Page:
II. Lyme’s disease
Lyme’s disease is an infection caused by bacteria known as Borrelia bugdorferi. These are transmitted by deer tick and western black-legged tick bites. Though mice and deer are major reservoirs of infection, it can also affect dogs, cattle. This disease not only causes skin symptoms but also involves joints, the nervous system and the heart.
Individuals who live or work in areas surrounded by woods or overgrown bush
Persons who participate in recreational activities such as camping, fishing and hunting in tick habitat
Persons with outdoor occupations such as landscaping, bush clearing, forestry.
Signs and symptoms
The disease progresses in three stages.
- Stage one starting as a rash at the site of bite which gradually increases in size. The central area is cleared up as it expands, giving it a Bull’s eye appearance (Erythema chronicum migrans). The patient has headache, fever and chills (flu like symptoms).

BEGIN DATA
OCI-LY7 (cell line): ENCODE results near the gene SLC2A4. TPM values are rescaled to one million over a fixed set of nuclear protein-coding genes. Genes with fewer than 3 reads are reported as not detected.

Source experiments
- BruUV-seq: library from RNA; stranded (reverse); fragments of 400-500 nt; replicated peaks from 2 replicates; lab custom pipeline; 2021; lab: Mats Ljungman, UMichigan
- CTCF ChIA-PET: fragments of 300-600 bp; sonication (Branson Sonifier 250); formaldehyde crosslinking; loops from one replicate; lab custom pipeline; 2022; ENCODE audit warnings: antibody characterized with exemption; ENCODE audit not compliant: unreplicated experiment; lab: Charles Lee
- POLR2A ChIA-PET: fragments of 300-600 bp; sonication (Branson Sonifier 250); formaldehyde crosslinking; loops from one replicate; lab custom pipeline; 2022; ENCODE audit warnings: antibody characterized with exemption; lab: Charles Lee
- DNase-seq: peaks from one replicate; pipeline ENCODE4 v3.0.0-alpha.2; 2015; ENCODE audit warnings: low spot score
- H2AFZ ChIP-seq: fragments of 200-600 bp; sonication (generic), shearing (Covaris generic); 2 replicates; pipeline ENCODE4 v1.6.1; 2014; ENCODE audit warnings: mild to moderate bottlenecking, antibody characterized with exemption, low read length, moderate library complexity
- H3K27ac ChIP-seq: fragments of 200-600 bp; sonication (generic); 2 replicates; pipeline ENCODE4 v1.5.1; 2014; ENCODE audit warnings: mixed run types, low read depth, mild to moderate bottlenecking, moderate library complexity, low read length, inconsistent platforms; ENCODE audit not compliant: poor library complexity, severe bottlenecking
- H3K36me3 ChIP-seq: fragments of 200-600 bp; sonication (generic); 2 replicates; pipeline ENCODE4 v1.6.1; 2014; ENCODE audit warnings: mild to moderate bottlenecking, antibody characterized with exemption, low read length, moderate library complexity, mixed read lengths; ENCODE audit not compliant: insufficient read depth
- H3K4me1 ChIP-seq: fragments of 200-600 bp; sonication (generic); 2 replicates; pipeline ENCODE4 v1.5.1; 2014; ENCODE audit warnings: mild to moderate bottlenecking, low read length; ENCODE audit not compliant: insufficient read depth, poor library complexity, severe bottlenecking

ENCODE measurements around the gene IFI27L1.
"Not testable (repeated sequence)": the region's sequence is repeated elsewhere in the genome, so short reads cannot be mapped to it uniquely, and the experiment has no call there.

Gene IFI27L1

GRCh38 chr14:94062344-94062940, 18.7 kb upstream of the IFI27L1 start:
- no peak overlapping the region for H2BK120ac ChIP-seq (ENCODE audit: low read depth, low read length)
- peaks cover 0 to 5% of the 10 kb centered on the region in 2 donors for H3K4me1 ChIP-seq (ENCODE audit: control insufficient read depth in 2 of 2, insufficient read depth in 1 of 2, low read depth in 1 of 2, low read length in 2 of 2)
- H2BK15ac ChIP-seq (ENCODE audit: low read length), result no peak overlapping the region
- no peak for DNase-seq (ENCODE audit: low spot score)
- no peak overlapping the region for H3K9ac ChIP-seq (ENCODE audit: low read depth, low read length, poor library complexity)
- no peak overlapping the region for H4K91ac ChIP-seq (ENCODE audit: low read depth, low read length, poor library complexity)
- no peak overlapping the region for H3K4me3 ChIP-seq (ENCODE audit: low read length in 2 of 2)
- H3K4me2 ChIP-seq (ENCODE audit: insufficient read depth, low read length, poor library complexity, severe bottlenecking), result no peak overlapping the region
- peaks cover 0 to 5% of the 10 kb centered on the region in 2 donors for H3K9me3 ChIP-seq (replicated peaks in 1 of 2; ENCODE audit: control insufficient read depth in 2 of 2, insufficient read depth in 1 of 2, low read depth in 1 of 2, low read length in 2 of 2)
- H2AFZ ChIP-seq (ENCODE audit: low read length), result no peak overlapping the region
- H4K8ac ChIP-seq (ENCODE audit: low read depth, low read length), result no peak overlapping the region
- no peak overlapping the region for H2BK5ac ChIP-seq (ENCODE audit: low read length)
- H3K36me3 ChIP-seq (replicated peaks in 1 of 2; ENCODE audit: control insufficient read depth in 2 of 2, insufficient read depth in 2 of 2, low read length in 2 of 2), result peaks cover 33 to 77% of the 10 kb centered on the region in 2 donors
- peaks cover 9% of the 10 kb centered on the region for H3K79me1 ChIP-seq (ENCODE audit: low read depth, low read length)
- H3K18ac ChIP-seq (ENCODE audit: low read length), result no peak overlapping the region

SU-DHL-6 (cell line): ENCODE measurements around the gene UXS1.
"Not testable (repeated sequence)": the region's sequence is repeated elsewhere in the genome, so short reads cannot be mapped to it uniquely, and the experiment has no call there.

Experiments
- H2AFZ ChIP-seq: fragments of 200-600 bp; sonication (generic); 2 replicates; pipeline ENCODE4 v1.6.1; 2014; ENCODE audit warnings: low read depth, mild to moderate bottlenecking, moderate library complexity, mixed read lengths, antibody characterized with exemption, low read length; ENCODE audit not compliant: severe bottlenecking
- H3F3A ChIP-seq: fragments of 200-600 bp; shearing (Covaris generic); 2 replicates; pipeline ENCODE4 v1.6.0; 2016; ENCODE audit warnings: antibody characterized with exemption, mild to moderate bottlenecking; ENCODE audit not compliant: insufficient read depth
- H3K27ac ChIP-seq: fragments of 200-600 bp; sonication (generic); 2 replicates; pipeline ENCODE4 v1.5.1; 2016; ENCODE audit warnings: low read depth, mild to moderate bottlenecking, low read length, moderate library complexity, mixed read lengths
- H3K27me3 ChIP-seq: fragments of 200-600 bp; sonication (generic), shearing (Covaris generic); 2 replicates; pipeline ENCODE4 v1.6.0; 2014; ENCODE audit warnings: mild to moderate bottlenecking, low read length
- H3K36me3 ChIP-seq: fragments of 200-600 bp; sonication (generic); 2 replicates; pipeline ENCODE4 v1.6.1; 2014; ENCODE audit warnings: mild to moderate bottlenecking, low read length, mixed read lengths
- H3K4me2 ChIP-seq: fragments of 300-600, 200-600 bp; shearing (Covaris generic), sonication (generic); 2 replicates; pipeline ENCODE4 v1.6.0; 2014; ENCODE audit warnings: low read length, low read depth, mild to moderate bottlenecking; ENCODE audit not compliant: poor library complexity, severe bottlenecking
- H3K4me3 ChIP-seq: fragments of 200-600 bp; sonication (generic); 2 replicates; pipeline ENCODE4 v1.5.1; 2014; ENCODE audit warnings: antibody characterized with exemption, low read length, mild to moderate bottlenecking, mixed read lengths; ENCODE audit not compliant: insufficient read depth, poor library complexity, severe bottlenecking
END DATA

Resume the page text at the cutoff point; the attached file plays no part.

- Stage two develops in a few weeks with heart and nervous system involvement in about two thirds of the patients. This manifests as meningitis, facial muscle paralysis, abnormal sensations (neuropathies) and impulse conduction blocks in the heart.
- Eventually in stage three the joints are involved over a period of months to years. Usually a single large joint is involved, with swelling and pain. The commonly affected joints are knee, shoulder, ankle and elbow.
The following investigations may be advised to support the diagnosis:
- Blood tests: Show increased antibody levels by ELISA and Western blot tests (confirmatory test)
- Synovial fluid examination: The bacterial DNA can be detected by polymerase chain reaction.
The disease is treated by Ceftriaxone, doxycycline or amoxycillin antibiotics therapy. Joint rehabilitation is essential to maintain mobility and limit disability.